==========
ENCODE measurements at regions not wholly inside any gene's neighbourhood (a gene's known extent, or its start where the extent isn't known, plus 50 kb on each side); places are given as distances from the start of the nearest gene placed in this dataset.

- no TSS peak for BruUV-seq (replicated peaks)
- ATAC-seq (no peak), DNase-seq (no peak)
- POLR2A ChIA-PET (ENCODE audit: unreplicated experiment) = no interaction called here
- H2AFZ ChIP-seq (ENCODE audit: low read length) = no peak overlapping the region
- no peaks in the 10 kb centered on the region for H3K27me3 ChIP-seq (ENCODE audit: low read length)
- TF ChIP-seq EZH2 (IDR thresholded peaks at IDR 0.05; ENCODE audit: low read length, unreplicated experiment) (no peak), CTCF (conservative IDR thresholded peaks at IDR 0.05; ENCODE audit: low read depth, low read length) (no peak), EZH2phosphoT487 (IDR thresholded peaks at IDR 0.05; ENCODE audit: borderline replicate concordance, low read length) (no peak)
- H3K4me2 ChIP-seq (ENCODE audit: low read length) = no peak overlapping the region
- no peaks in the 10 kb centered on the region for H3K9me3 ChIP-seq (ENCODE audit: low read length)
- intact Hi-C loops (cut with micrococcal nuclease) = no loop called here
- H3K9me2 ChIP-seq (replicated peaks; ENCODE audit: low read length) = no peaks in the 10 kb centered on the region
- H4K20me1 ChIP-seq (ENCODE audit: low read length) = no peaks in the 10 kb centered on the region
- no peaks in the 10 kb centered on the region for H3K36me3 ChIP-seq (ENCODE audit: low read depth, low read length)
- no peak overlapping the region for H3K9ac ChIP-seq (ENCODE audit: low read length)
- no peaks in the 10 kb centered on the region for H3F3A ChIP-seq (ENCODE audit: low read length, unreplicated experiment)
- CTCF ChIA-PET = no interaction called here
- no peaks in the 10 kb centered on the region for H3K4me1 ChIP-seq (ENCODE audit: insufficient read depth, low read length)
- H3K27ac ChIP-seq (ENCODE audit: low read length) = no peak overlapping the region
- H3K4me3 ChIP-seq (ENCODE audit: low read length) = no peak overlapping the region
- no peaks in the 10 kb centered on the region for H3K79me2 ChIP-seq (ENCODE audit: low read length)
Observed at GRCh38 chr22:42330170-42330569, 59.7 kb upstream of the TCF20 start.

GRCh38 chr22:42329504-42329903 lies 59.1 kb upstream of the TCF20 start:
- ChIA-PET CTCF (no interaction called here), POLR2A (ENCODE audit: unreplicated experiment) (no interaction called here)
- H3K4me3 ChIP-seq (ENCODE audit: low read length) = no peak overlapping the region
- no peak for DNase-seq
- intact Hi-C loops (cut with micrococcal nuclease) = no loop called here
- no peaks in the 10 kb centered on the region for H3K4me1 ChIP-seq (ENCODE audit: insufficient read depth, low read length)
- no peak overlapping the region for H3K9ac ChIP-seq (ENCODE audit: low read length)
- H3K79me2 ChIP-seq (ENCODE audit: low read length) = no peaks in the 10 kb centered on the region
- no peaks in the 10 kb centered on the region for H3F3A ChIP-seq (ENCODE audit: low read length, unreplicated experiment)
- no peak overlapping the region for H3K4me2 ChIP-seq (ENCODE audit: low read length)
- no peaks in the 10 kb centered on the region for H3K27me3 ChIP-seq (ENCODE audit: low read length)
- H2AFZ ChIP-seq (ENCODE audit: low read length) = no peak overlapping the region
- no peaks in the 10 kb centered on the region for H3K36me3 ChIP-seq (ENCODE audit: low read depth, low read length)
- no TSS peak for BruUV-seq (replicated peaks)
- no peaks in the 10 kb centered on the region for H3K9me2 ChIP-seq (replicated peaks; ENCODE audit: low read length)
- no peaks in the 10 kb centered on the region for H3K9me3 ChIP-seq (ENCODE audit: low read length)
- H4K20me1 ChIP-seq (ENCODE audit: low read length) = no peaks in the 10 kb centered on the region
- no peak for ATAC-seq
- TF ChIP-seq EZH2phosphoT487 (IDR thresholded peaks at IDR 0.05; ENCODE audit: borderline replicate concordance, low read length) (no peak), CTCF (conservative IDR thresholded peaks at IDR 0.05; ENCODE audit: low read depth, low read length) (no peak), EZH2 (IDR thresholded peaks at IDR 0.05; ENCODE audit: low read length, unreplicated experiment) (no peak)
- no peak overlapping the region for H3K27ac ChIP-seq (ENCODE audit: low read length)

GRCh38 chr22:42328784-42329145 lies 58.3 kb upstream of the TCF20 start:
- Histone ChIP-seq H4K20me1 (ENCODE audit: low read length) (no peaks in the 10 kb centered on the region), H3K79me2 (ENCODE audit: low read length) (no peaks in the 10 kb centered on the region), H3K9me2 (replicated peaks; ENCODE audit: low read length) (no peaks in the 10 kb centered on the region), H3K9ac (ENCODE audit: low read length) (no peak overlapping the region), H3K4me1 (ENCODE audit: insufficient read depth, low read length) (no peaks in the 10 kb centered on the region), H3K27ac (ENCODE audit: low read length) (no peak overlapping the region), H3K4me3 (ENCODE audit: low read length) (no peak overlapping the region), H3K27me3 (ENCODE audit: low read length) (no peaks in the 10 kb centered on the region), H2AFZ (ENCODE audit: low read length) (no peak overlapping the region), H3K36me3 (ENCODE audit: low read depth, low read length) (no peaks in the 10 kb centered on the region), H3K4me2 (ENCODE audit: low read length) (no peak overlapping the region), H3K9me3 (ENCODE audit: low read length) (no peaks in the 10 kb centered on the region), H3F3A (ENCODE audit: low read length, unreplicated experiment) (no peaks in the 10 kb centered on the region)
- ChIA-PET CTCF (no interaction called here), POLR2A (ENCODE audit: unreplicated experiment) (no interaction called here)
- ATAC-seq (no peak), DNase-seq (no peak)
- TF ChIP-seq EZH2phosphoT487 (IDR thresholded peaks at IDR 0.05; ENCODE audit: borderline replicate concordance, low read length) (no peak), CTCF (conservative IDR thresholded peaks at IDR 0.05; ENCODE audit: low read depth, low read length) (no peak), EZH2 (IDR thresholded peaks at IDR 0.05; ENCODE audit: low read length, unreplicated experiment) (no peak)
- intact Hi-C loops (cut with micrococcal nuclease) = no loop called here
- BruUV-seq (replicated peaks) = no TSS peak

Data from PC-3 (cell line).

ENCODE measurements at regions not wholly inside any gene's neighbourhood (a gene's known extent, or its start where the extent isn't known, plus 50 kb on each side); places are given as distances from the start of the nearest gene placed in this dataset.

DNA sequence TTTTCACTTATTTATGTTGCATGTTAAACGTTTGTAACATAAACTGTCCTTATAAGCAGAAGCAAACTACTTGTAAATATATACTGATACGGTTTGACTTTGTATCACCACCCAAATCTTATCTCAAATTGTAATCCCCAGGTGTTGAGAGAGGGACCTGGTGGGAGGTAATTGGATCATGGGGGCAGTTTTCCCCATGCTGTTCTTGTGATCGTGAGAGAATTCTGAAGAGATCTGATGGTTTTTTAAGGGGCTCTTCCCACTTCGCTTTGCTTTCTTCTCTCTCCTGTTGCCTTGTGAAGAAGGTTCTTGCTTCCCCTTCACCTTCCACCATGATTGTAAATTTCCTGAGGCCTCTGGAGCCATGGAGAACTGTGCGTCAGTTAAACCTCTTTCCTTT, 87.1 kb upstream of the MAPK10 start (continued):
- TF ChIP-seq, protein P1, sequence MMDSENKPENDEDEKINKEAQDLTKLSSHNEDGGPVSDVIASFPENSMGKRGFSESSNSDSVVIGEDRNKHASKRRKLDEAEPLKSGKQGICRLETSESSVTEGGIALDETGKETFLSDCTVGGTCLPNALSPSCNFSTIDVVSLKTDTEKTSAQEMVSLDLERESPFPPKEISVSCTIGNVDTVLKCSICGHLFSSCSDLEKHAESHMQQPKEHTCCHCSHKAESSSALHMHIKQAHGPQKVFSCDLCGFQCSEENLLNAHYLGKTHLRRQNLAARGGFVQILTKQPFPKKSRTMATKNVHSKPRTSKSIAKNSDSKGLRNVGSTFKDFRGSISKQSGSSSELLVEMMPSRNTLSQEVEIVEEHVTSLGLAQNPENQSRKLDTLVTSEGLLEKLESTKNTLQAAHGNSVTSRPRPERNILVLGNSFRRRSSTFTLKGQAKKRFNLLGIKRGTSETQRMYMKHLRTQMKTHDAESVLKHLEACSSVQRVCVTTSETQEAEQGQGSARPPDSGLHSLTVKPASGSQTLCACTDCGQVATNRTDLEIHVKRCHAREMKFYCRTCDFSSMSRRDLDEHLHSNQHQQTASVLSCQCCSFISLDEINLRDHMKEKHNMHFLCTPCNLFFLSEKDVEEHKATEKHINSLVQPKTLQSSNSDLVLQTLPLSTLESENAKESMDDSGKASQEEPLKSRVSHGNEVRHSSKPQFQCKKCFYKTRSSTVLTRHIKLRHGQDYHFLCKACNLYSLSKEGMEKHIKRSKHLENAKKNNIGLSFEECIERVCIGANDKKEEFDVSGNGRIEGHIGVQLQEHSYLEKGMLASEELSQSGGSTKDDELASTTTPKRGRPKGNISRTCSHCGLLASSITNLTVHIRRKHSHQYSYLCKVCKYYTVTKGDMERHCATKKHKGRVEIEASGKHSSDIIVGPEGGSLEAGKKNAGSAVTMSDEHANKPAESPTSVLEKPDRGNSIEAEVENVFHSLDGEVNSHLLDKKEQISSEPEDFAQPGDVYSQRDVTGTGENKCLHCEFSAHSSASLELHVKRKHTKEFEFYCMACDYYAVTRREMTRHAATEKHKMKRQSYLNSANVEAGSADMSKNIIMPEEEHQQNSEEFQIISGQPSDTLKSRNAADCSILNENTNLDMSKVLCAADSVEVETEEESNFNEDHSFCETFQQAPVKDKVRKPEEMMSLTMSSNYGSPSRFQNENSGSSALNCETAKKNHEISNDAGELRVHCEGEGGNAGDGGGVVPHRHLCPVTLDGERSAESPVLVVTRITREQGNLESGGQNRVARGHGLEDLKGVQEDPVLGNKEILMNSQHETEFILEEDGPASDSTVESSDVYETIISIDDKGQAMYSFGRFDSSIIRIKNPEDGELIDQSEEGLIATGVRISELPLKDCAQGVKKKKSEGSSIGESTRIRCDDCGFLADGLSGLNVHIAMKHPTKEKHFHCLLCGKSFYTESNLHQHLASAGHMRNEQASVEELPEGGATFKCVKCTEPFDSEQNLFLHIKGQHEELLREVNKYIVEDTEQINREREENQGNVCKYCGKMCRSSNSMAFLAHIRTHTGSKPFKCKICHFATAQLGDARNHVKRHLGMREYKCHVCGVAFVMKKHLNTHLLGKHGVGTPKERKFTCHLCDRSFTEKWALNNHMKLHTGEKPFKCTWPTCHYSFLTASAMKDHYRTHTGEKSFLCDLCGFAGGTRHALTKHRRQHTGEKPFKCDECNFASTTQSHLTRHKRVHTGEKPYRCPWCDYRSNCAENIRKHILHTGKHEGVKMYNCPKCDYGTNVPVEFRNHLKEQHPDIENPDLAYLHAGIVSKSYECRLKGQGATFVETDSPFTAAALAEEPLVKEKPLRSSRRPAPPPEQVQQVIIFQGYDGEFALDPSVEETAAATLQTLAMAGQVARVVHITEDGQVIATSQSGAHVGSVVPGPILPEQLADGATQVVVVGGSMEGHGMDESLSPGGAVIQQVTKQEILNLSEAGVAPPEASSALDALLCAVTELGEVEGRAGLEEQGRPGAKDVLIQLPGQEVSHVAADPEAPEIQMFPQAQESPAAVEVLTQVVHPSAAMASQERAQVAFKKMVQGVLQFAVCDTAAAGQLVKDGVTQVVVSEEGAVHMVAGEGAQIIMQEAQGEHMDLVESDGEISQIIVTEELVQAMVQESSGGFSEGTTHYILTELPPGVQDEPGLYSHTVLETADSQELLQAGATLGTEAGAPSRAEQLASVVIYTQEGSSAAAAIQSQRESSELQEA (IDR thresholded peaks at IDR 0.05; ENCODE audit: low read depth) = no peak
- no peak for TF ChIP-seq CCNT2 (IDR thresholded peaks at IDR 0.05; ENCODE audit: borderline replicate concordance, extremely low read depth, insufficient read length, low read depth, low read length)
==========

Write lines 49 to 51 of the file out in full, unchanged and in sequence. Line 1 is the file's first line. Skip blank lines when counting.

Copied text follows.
Data from PC-3 (cell line).

ENCODE measurements at regions not wholly inside any gene's neighbourhood (a gene's known extent, or its start where the extent isn't known, plus 50 kb on each side); places are given as distances from the start of the nearest gene placed in this dataset.

DNA sequence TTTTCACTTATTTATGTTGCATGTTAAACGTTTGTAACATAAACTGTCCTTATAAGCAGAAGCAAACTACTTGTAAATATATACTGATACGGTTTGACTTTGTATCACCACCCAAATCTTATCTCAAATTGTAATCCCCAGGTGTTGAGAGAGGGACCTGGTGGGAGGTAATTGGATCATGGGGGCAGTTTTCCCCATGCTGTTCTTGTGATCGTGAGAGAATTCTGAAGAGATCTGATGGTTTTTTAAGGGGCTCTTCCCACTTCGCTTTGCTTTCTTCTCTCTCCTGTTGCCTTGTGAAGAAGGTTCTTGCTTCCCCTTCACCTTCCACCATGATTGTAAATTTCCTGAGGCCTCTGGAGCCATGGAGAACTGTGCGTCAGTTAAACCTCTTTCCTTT, 87.1 kb upstream of the MAPK10 start (continued):